Educated with this new-found knowledge, she agrees to marry the Beast and is rewarded as the Beast changes into a handsome man, full of wit. Through her ability to hold virtue over beauty and wit, Beauty is able to break the Beast’s curse and they live happily ever after. The final words of the tale emphasise De Beaumont’s message that physical appearance need not matter when it comes to love and marriage: ‘their happiness – as it was founded on virtue – was complete’ (De Beaumont 2017:99). Painting the Beast as a better choice for a husband than one who is handsome yet neglectful, or one who is witty but rude, stresses that goodness, purity and righteousness are essential ingredients to find in a man, no matter his outward appearance. If she finds a man who is pure at heart and is full of virtue, a young woman should endeavour to marry him, leaving her selfish opinions of his appearance aside.

Furthermore, Tatar (2017) states that De Beaumont’s tale encourages the young, female reader to selflessly give herself to a husband. Likening the relationship between Beauty and the Beast to an arranged marriage, she highlights that just as Beauty exhibits fear and anxiety for living with the Beast, so women in the 18th century would feel frightened to marry men whom they did not know. However, De Beaumont paints Beauty’s decision to marry the Beast in a positive light and rewards her with true happiness. She aims to ‘steady the fears of young women … brace them for … effacing their own desires and submitting to the will of a “monster”’ (Tatar 2017:xiii). In doing this, De Beaumont successfully encourages women to choose happiness when it comes to arranged marriages. Irigaray (1985) comments that women need not embody behaviours deemed masculine to have power or freedom; they can do so by actively being women and acting feminine. This ‘mimesis’ emphasises that femininity is not a collection of inferior behaviours, but a different way of behaving than masculinity, neither better than the other (Irigaray 1985:76).

Beauty’s happiness with the Beast reflects this decision to follow the path of marriage, and embodies a more patriarchal response to the Beast, than turning him down. Beauty is given an option here: the power to choose her own destiny. Although she chooses a patriarchally inclined path, this does not make her choice any less important. In fact, according to Irigaray, her choice of this path strengthens this discretion. The happy ending and the Beast’s freedom also highlight the benefits of actively choosing to be feminine.

Beauty’s sisters

The selfless, educated and moral Beauty is in complete contrast to her sisters. They are mean, jealous and vindictive (De Beaumont 2017:93). The sisters do not hesitate to encourage Beauty to take their father’s place by putting the blame on her, and when she leaves the two are very happy. Cummins bluntly comments: ‘The sisters are not only grubby and stupid but also self-centred. Moreover, they are deceitful’ (Cummins 1995:26).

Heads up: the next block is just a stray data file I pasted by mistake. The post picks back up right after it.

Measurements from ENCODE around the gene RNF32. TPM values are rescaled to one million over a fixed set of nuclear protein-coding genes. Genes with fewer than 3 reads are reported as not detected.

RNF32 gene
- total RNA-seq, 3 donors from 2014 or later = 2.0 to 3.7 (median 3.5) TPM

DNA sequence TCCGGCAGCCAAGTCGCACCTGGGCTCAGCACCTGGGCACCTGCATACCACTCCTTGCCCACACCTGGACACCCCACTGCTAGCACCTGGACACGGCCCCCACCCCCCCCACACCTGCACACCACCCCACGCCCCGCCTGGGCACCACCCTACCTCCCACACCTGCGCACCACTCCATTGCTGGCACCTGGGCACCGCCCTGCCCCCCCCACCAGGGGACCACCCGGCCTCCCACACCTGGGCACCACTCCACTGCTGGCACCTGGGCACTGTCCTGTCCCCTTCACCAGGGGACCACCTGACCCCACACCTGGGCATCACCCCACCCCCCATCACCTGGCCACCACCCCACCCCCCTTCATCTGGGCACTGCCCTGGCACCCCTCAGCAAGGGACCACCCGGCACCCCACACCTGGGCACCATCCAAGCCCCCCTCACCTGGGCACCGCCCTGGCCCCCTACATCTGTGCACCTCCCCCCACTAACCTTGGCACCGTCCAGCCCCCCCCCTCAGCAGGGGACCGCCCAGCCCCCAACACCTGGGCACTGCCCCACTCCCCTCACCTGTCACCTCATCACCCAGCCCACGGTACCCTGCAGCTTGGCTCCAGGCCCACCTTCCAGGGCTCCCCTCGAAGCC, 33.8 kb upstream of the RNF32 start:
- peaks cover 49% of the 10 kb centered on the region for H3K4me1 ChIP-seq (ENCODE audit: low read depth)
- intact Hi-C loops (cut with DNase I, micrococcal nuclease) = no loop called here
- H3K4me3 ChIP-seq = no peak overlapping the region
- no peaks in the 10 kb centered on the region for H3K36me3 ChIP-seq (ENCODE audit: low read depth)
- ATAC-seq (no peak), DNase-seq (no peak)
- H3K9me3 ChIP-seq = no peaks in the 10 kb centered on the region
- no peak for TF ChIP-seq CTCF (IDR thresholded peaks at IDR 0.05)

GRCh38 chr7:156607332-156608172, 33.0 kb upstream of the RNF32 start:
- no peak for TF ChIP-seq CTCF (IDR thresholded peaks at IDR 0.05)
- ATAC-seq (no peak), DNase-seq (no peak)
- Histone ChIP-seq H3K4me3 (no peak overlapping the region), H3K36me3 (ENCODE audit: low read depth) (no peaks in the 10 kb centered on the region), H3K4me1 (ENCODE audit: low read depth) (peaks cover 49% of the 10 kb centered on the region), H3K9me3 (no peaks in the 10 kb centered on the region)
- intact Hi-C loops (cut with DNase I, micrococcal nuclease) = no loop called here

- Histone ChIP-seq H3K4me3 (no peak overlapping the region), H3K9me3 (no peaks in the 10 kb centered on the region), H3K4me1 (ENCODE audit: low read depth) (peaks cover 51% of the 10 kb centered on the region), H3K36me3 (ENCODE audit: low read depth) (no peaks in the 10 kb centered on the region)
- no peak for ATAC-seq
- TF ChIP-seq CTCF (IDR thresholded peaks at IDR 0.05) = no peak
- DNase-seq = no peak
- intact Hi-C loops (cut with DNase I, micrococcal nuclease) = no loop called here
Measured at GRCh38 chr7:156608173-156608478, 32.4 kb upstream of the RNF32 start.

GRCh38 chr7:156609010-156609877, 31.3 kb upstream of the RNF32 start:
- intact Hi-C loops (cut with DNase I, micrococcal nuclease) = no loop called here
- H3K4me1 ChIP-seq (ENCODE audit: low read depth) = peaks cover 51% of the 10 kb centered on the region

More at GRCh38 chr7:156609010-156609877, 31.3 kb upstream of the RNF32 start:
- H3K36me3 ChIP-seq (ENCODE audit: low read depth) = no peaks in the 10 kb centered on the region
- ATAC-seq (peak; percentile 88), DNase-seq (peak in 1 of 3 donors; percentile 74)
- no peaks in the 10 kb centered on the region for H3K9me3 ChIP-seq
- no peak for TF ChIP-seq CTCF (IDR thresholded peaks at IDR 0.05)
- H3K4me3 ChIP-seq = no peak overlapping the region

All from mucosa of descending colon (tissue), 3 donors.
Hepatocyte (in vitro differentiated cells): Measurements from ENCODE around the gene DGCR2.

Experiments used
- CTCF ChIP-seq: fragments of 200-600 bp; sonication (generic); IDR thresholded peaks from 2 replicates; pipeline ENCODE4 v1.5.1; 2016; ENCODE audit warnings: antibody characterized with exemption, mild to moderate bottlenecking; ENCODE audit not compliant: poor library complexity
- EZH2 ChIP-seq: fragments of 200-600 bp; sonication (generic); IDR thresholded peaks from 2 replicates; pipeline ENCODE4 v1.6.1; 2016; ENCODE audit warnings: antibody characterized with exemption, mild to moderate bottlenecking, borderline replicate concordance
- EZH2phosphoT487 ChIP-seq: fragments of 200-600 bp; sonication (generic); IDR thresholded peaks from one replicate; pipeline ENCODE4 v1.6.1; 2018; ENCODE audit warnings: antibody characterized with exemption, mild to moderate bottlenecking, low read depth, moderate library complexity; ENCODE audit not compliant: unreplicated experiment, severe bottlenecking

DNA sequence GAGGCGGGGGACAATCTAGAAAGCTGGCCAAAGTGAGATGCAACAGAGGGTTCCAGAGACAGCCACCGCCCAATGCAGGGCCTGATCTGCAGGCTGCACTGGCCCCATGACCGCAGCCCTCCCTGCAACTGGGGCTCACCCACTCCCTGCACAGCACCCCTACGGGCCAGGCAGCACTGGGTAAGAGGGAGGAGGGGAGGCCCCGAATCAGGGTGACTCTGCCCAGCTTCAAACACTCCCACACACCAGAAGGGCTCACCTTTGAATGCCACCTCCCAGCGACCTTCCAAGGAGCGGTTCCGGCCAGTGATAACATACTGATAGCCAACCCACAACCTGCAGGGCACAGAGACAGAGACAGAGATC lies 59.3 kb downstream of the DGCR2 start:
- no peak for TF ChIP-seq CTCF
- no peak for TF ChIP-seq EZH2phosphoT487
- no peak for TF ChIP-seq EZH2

They actively work to get rid of Beauty, when she returns to visit her father; even planning her death, hoping that the Beast will kill Beauty if she breaks her promise. They plan to ‘detain her above a week, and perhaps the monster will be so enraged at her for breaking her word, that he will devour her’ (De Beaumont 2017:97).

This jealousy stems from the beauty and virtue of Beauty’s character. They call her ‘stupid’, ‘mean-spirited’ and ‘little wretch’ (De Beaumont 2017:90, 92), all because she is able to find happiness in their peasant lifestyle and does not ask for fine clothes and jewelleries when her father’s wealth returns. They, however, cannot accept their loss of wealth, are devastated by their fall in status, and are only too happy to burden their father with requests for expensive garments when he leaves to claim his fortune. The author juxtaposes these sisters and Beauty, presenting their unkind behaviours as the reason for Beauty’s misery and their own. Ultimately, relating this poor behaviour to unhappiness and punishment.

These women’s choices in men are also called into question throughout the tale as they choose men who are handsome but have no virtue and morality. Because of their inability to value a good disposition and honourable behaviour above physical appearance and wealth, their marriages are far from happy. The suitors they hope to marry at the beginning of the tale are superficial and quickly abandon the two sisters when their wealth and status are lost. Furthermore, when they finally marry, they are treated poorly by their husbands, who have monstrous personalities and low morals. De Beaumont uses these husbands to emphasise on Beauty that appearances do not make men monsters, but their lack of integrity does. Finally, she concludes: ‘I should be happier with the monster than my sisters are with their husbands’ (De Beaumont 2017:97), a comment which holds morality and virtuosity above physical appearance.

The comparison of Beauty’s happiness and her sisters’ unhappiness further emphasises the importance of a relationship which focuses on personality, over appearances. Beauty’s realisation that she will be happier with the Beast over her sisters’ husbands, highlights her own realisation: personality triumphs over looks and status.

The patriarchal ‘chain’ (Friedan 1963:31), which encourages physical appearance as extremely necessary for happiness, is removed here and Beauty realises what value lies in character. Beauty’s behaviour in choosing the Beast over an attractive suitor, introduces a behaviour set contrary to the century’s typical-gendered expectations and, through the lens of Butler’s Gender Performativity, creating this new set of behaviours encourages a change from the previous, gendered behaviours to new ones.